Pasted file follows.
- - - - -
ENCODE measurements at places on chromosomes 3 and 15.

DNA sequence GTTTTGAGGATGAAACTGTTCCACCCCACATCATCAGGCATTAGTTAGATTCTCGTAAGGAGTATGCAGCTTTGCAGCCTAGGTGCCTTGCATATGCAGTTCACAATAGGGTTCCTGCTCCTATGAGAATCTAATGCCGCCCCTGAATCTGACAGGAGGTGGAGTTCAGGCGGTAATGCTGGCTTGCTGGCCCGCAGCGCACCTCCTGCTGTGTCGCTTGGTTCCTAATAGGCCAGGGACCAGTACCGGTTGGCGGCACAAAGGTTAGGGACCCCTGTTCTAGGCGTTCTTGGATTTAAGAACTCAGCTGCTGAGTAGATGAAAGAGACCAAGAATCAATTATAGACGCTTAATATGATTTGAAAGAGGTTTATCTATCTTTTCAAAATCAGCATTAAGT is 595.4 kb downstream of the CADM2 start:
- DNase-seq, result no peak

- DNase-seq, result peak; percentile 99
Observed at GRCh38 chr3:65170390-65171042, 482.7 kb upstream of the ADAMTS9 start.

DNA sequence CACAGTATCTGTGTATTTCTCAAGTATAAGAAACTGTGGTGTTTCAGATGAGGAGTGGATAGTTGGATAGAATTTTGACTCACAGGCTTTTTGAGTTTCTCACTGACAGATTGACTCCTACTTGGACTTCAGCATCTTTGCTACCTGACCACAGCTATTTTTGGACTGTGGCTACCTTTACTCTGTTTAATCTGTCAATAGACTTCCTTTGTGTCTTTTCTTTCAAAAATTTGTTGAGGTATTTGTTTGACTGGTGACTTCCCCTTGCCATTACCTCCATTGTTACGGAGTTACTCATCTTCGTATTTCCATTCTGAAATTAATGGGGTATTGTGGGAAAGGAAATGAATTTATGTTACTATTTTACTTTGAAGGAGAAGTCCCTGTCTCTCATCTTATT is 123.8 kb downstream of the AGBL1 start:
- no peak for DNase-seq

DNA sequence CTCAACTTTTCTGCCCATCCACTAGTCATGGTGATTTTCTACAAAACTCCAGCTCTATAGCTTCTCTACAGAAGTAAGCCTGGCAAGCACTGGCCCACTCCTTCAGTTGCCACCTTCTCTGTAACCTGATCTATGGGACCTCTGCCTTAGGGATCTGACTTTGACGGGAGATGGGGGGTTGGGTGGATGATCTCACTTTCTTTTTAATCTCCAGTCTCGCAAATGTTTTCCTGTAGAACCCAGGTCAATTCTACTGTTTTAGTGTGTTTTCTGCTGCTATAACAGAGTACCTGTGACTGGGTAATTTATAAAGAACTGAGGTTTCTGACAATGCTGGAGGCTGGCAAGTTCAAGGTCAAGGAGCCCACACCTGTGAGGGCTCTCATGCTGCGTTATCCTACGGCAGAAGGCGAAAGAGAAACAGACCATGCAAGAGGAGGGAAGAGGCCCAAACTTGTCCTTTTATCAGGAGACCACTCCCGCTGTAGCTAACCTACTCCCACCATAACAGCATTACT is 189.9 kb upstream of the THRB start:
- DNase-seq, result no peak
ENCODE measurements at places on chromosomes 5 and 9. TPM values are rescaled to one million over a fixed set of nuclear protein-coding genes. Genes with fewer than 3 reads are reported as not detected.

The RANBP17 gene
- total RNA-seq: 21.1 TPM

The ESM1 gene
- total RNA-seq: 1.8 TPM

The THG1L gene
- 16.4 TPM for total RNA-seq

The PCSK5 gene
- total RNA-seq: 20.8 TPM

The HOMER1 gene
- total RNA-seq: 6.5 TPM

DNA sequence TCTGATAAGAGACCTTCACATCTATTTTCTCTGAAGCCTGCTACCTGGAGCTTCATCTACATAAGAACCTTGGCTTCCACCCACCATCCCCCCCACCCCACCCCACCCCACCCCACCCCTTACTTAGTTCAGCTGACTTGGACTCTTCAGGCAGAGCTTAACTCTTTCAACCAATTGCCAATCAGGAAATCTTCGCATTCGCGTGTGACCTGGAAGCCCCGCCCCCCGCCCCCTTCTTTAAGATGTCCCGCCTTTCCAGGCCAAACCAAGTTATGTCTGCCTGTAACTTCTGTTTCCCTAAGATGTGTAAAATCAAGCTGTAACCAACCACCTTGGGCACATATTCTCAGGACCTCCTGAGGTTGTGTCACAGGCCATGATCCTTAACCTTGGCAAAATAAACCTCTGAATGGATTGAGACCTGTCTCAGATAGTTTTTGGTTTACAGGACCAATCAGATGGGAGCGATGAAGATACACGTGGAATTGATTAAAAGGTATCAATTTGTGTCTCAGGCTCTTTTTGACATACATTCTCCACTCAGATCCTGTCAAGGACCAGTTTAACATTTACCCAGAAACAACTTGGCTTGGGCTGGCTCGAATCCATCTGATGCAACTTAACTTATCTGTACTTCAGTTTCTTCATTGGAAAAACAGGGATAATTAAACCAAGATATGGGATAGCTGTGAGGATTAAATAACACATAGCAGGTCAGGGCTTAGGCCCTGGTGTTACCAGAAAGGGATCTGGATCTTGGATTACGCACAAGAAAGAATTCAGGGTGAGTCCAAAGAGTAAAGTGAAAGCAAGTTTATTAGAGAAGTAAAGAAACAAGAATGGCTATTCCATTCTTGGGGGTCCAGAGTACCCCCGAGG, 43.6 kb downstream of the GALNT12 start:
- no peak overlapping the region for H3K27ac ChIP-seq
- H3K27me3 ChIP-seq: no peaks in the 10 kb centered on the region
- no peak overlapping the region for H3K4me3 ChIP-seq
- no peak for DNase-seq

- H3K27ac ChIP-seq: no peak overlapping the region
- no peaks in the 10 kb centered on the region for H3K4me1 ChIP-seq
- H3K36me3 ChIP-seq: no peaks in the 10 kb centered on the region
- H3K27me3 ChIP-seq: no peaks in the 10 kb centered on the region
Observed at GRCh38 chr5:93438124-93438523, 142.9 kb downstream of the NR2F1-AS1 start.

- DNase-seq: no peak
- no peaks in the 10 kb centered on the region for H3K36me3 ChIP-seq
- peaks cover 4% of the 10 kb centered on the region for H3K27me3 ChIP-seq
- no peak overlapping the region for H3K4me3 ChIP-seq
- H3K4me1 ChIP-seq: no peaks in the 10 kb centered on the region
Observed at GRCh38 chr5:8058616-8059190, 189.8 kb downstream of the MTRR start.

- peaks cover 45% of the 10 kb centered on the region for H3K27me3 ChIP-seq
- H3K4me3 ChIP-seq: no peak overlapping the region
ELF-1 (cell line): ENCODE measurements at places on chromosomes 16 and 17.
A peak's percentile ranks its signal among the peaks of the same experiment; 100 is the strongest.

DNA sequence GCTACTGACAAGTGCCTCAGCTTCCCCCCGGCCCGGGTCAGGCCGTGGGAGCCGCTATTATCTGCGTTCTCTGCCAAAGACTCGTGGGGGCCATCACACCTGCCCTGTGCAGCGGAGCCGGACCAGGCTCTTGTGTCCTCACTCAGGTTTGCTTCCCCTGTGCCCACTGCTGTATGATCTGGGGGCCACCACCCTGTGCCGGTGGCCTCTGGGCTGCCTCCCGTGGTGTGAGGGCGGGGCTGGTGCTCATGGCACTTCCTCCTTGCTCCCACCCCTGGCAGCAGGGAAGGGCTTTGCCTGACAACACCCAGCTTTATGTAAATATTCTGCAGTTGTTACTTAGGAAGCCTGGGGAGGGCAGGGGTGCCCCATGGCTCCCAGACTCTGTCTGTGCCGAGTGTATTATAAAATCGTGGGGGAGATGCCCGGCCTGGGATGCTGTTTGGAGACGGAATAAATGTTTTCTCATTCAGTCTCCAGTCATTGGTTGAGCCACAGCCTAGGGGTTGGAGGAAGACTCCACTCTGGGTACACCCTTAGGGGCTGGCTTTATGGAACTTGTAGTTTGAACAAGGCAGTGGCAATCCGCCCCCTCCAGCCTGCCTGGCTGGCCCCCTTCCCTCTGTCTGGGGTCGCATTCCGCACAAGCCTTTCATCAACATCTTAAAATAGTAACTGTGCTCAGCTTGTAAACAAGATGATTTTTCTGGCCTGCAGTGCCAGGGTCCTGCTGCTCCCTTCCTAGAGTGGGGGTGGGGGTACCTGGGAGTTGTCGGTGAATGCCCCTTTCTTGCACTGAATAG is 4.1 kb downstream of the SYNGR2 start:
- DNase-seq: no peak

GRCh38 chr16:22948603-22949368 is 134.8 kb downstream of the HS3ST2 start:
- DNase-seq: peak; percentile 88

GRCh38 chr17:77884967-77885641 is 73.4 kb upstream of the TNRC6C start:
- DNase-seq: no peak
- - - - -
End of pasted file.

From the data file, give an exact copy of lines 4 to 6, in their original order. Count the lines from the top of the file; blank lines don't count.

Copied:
- DNase-seq, result peak; percentile 99
Observed at GRCh38 chr3:65170390-65171042, 482.7 kb upstream of the ADAMTS9 start.

DNA sequence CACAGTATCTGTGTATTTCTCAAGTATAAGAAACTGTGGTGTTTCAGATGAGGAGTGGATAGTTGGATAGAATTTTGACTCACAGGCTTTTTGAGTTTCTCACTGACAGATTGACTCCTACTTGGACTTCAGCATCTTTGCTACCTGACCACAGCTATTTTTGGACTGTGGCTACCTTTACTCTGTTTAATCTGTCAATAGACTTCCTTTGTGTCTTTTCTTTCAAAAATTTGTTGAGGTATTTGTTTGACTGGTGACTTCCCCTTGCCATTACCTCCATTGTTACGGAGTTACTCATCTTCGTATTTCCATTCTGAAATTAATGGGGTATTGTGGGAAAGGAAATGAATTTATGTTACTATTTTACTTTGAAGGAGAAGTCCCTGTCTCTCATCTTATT is 123.8 kb downstream of the AGBL1 start: